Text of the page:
Here’s a simple fact of the matter. Times change and things evolve. Want to know how? Here’s a simple example.
A decade or two back in time, if anyone was to tell you that you could actually have such a window to the cars of the future where they could be started automatically, without involving any of the manual functions whatsoever- would you have believed such a thing?
Would you have actually believed that the cars of the future would come with such a thing as the “smart key” or things like that? Would you have been ready then to adopt to a futuristic world back then which told you that cars of ‘tomorrow’ would be actually computer-operated?
In fact, who would’ve thought that there could be a time where cars would run not only on hydrocarbons and fuels but could also be battery-operated? Or that cars would also function on hydrogen and water, as the latter also seems to be a thing in the offing?
But then, that’s what evolution does- does it not? Today, we are in a world where there’s a thing called Tesla and that’s not the only revolution that man’s sketched out in a rather sketchy world- isn’t it? The likes of Ford and Volkswagen run excessively on the fundamentals of unscrupulous technology.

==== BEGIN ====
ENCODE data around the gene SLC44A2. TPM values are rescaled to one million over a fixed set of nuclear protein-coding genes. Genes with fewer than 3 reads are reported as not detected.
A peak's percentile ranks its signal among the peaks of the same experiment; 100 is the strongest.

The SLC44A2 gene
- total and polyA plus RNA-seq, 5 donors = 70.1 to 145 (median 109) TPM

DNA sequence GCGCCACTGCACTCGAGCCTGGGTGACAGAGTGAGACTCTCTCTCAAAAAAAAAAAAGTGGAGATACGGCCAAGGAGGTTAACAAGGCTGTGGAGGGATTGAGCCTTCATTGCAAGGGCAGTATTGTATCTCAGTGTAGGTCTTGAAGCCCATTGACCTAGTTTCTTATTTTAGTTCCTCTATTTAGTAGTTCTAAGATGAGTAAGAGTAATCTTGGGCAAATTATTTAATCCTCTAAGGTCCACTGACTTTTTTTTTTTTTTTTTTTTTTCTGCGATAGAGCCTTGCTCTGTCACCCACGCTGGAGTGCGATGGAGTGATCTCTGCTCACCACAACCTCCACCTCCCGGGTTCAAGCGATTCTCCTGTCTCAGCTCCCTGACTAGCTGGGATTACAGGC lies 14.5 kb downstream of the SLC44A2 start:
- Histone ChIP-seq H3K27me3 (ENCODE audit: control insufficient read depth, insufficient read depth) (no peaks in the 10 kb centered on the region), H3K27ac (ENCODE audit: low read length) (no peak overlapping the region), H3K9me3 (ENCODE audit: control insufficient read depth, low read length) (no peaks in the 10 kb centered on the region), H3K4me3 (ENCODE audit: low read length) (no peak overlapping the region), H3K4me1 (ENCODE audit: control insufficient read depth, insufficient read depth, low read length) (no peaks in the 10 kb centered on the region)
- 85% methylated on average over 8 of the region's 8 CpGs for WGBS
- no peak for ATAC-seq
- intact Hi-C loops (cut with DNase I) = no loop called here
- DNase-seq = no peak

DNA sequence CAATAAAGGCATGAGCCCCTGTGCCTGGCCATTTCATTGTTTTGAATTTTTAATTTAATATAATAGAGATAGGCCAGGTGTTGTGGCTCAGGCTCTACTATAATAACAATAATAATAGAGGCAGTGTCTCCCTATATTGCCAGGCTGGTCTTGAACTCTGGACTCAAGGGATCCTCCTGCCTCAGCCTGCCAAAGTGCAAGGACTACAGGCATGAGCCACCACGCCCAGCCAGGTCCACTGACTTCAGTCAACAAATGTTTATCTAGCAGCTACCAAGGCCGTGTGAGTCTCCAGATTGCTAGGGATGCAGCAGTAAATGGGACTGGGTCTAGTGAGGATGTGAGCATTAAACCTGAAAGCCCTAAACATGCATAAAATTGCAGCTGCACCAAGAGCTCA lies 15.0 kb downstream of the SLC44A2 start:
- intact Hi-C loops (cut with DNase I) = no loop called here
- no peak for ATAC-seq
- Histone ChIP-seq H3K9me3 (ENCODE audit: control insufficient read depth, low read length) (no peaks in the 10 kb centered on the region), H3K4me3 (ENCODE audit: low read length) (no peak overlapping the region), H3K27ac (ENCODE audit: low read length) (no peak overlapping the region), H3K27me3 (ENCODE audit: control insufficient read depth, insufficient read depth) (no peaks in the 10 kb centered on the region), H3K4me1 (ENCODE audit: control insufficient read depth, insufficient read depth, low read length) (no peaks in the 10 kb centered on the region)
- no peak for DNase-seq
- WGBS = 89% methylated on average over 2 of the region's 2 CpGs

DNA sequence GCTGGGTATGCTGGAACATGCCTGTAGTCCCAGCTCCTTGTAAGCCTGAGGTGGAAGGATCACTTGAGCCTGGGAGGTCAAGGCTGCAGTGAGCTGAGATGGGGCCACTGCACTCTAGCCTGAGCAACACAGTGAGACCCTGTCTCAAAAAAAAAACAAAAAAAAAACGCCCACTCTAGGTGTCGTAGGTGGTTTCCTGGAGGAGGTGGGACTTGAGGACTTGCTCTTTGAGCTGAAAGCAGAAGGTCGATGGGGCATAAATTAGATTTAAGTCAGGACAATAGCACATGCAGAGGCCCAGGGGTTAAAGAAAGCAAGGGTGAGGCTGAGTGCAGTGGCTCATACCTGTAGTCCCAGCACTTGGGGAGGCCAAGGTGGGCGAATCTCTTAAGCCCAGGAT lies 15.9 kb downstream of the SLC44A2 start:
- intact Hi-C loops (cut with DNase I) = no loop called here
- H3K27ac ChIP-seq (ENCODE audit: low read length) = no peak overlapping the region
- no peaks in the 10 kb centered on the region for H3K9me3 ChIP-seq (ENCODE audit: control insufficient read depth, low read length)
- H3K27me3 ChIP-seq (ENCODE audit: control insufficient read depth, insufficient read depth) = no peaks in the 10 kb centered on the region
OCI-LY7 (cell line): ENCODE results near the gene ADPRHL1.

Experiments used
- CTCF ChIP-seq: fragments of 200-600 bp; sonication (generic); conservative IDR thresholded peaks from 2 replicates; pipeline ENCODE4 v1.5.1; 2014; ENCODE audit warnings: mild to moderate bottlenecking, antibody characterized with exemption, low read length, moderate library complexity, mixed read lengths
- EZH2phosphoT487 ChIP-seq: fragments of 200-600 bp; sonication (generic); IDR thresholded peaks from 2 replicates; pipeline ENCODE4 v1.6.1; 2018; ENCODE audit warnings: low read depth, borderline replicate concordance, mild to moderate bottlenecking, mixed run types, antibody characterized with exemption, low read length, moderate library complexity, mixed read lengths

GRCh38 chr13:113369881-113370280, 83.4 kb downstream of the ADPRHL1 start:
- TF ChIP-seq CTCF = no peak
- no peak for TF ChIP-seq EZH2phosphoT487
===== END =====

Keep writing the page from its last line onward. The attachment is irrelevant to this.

We are cohabiting a world with smart cars in them. And guess what, as it turns out, smart cars are hackable too. Surely, none saw that coming. Not in the least, Ford and Volkswagen.
Well, as a matter of fact, this is precisely the problem that’s confronting Ford and Volkswagen as this point in time.
The following is what popular online journal focusing on all revolutionary news from around the world has published in relevance to the current crisis up Ford and Volkswagen’s alley:
A new report from the independent consumer body Which? has discovered serious security flaws in best-selling connected cars from Ford and Volkswagen which could allow them to be hacked.
The organization worked closely with cybersecurity experts to examine the computer systems that power the connected features of two of the most popular cars in Europe, the Ford Focus Titanium Automatic 1.0L petrol and the Volkswagen Polo SEL TSI Manual 1.0L petrol.
The results of the investigation confirmed fears that a lack of regulation for on-board tech in the automotive industry allows manufacturers to cut corners when it comes to security. While the organization looked at two popular connected car models from Ford and Volkswagen, it is concerned that similar issues could be widespread throughout the industry.